In our My Gin Life series this week we meet Natasha Bahrami, a US-based bar owner and gin educator and a recent inductee to our Hall of Fame. From her world-renowned venue in St. Louis, The Gin Room, to her educational Ginworld platform and her role with the Museum of Distilled Spirits, Natasha is on a mission to share as much information as possible about our beloved juniper spirit with American drinkers.
Gin Magazine (GM): Tell us how you got into the gin industry.
Natasha Bahrami (NB): I was actually in Washington DC working my day job in what I thought was my passion in foreign policy, research and advising. What I found myself doing in my ‘free time’, however, was bartending at every bar I could. At one point I was working at three different bars, including one sushi cocktail bar where I stubbornly convinced the management to allow me to host a gin night every Sunday. I had been diving into gin for so long, I started to crave a more formal outlet to share the passion.
GM: How did you come to found The Gin Room, and later Ginworld?
NB: I’m full of crazy, outside-of-the-box ideas. I’ve never followed the road most travelled, or even one that was paved. I had come to realise my years of obsession with gin – reading, tasting, experiencing, educating – had taken hold and I wanted to find an outlet where I could expose a larger demographic to the category of gin. Perhaps the most outlandish idea I’ve had to date was to leave a cushy corporate job and open a gin bar in the beer and Bourbon capital that is Midwestern St. Louis, Missouri. Despite the many obstacles, opening The Gin Room was perhaps the most fulfilling challenge I’ve ever attempted with the host city of St. Louis becoming a gin powerhouse. Ginworld is a platform of education that grew from the success of St. Louis, cloning the education and penetration model we implemented in St. Louis and taking it to cities around the United States.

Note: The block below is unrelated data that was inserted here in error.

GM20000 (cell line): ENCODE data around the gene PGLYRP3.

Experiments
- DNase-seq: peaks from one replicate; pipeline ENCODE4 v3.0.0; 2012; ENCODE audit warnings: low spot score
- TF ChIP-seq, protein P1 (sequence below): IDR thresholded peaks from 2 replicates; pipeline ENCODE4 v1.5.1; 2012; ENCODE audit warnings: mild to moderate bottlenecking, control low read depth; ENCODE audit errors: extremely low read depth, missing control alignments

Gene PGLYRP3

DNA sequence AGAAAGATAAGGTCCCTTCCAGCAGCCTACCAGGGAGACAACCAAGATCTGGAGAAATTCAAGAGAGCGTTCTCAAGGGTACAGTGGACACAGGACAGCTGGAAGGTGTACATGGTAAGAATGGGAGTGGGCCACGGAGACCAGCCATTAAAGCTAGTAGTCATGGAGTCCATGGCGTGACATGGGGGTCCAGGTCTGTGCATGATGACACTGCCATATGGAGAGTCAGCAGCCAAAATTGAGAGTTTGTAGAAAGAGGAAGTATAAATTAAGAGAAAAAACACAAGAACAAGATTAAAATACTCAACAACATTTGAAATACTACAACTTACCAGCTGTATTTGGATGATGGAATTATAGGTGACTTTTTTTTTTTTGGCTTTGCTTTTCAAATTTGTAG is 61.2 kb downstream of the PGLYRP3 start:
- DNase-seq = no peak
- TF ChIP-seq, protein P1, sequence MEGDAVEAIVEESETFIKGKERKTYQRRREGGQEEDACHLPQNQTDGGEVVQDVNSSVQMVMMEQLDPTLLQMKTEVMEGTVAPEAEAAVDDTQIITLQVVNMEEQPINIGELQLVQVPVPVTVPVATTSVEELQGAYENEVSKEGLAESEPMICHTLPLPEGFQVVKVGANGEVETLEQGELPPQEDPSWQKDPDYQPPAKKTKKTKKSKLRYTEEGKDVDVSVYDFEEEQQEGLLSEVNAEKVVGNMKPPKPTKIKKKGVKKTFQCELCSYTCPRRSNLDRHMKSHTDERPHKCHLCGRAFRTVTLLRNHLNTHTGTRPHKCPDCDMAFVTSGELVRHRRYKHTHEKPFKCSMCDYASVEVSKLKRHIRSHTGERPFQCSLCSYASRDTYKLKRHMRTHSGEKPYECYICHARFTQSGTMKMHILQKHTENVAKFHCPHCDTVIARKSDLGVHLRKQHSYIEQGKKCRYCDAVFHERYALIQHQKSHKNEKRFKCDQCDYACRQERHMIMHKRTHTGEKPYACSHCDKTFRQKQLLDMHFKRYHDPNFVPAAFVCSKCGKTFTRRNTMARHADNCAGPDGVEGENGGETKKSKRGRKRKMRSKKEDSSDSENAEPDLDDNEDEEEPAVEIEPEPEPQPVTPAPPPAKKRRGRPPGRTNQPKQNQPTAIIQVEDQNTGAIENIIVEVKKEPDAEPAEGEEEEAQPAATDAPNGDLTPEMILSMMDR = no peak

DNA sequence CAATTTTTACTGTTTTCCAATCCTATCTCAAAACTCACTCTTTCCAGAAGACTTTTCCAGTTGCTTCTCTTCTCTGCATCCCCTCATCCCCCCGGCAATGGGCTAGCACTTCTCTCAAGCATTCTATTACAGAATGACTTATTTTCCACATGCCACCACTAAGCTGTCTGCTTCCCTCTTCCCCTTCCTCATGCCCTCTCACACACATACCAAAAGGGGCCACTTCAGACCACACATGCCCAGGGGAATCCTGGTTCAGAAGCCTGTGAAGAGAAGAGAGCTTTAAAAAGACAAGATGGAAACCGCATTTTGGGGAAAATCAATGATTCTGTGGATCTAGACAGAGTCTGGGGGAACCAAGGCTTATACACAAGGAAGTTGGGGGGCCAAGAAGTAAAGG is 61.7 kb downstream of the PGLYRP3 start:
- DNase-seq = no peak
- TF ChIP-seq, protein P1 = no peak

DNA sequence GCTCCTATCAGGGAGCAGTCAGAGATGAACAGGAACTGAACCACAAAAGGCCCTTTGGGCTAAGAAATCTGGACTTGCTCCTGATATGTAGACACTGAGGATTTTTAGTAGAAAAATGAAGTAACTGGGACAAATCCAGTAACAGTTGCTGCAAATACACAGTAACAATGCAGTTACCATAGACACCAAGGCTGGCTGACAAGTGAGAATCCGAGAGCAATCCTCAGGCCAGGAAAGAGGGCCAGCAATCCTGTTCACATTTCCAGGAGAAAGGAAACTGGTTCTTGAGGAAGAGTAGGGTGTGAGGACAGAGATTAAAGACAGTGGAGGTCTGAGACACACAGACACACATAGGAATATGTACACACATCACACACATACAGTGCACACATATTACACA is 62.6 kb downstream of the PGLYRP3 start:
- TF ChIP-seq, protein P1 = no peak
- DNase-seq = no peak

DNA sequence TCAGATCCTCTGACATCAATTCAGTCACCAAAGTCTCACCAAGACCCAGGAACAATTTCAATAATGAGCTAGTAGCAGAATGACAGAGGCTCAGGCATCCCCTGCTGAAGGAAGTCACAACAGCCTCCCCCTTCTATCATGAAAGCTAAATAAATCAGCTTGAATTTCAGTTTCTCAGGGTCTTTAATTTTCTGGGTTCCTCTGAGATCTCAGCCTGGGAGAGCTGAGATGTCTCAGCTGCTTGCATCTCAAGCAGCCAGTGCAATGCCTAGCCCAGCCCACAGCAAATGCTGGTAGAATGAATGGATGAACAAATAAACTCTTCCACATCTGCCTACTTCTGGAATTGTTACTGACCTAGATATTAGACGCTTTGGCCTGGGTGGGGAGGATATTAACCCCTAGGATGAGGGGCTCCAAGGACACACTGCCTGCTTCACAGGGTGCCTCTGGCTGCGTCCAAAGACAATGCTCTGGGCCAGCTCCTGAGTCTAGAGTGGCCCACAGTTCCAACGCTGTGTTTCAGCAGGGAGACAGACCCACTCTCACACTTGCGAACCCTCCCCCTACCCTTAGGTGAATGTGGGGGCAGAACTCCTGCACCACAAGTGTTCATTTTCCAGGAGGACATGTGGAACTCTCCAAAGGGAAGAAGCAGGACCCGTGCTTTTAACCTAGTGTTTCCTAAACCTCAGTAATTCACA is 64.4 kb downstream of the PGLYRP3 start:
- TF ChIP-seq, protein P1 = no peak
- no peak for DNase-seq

GM: A lot of your work in gin has been focused around education – why is this so important to you?
NB: Education is the key to everything we do. Of course we have fun as well, but the real success is watching guests discover their excitement about the category one sip, one cocktail, one encounter at a time. Gin is a very personal spirit. Every gin is not for everyone, yet there IS a gin for everyone if they allow us to listen and customise their experience.
In St. Louis where we started, we had to create an interest, we had to build trust and an experience that was not only memorable but where they wanted to tell their friends and experiment more with the category. We took small steps and educated every person who expressed interest. There is still a lot of confusion and misconceptions about gin and through education we hope to increased demand for the spirit. We connect to our audience through education. We build trust. Our goal is to form a lasting foundation to elevate the category of gin in every city we touch.
GM: Tell us one thing you are proud of in your career, and one thing that you may do differently if you had the chance again.
NB: Lots of deep questions here! I am proud that I was strong enough to take chances (calculated risks, I should say). It’s easier to listen to naysayers shut you down, than to believe in yourself. Only you know what you are capable of. Surround yourself with those who continue to press past their boundaries.
GM: What is the best piece of career/life advice you have been given?
NB: Stop caring what people think. Still working on this one, as it’s extremely difficult in a public facing world. It is important to invite constructive criticism most definitely, but try not to allow yourself to take it personally. We are our own worst critics.
GM: What do you find most exciting about the modern gin industry? What part of the industry should we be watching for interesting developments in the near future?
NB: Gin is as expressive as the people, the industry and the consumers who drink it. The spirit is evolving. Creativity and innovation is seeping into gin bottles as a wider base of distillers in countries around the world are putting their own local spin and native botanicals in their spirits.
GM: Are there any gin producers that you really admire?
NB: The gin industry is exploding with talent. Some of the best distillers in the world are putting their entire passion into their spirits.
GM: If you were a gin style or gin cocktail, what would it be and why?
NB: Oh I’m most definitely a Gibson. I absolutely love cocktail onions, a touch salty, dry but fun, classy and elegant.
0 comments on “My Gin Life with… Natasha Bahrami, Ginworld”